One reason people burn out is that they lose passion for what they do. Thinking big forces you to determine whether your actions truly align with your values.

Some people use thinking big to tap into their creative side, helping them contribute something interesting to their company and their community. Sinoun Chea, CEO of a web services company, says that thinking big gives her a renewed sense of creativity and purpose: "Thinking big helps me see the bigger picture, think outside the box, and come up with innovative ways to solve problems."

And if you don't like what you're doing now, thinking big gives you a chance to think about what would make you excited to get up in the morning.


With the hustle and bustle of the every day, we forget to pause and ask, "Why am I doing this?" Thinking big can get you out of the weeds. "Spending time thinking more strategically ultimately cuts down my to-do list, showing me what activities are busywork and which are actually moving me toward my greater vision," says Brooke Crowe, an MBA Candidate at MIT Sloan School of Management.

Narrowing down your scope can serve as a good hard reset and prioritization tool. Claire Tsukuda, CEO and founder of a tax efficiency platform, told me: "It's easy to get distracted by the latest fire drill or flavor of the week feature request, but remembering the long-term vision cuts through all the noise and helps me prioritize what really matters."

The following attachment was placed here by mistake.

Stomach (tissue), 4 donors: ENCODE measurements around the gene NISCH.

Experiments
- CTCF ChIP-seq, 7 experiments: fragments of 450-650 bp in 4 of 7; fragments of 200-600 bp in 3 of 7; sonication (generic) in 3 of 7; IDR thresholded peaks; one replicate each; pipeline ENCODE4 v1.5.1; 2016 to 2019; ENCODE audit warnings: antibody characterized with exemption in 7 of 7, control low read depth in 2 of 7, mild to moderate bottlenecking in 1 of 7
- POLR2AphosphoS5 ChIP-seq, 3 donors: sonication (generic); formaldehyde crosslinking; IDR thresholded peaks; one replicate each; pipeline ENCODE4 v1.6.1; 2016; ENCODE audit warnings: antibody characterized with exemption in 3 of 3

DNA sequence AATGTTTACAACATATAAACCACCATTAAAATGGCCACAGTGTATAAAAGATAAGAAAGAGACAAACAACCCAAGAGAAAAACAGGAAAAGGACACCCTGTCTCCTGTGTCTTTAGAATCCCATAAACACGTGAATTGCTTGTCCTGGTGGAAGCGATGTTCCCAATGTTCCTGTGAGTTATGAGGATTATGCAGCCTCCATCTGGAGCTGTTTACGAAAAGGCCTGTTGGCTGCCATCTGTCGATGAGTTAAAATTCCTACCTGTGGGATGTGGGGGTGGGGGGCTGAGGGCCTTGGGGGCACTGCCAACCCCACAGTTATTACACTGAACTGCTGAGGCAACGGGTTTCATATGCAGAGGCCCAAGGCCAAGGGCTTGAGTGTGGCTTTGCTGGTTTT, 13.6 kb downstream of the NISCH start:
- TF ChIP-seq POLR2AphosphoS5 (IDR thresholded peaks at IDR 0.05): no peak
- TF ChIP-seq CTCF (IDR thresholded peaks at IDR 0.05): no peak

Zeroing in on what's really important also helps you preserve your sanity and health. "Thinking big helps me choose my battles, not get wound up in little things, and keeps me on track with the bigger picture," remarks Kosha Patel, a technical product manager at a health insurance company.

Thinking big can help you realize you need to enforce new boundaries, reassess your goals, or switch up your day-to-day work.

Pushing yourself

Establishing a routine can help you get things done, but it can also make it easy to go through the motions. After a while, that can make you feel stuck. Thinking big can serve as a catalyst for change, reminding you to examine the limits you're placing on yourself.

Nicky Dutta, the founder of a handcrafted jewelry company, told me: "Comfort is a hindrance to progress. As a leader, I need to test the boundaries of my thinking to create something I haven't. I need to challenge conventions to become the finest customer-focused jewelry company."

Others framed thinking big as a way to examine ideas from all sides. As attorney Mark Pierce put it, "Contrarian thinking allows an idea to grow and develop into something more fully formed because you're having to break it down and create solutions as you think it through."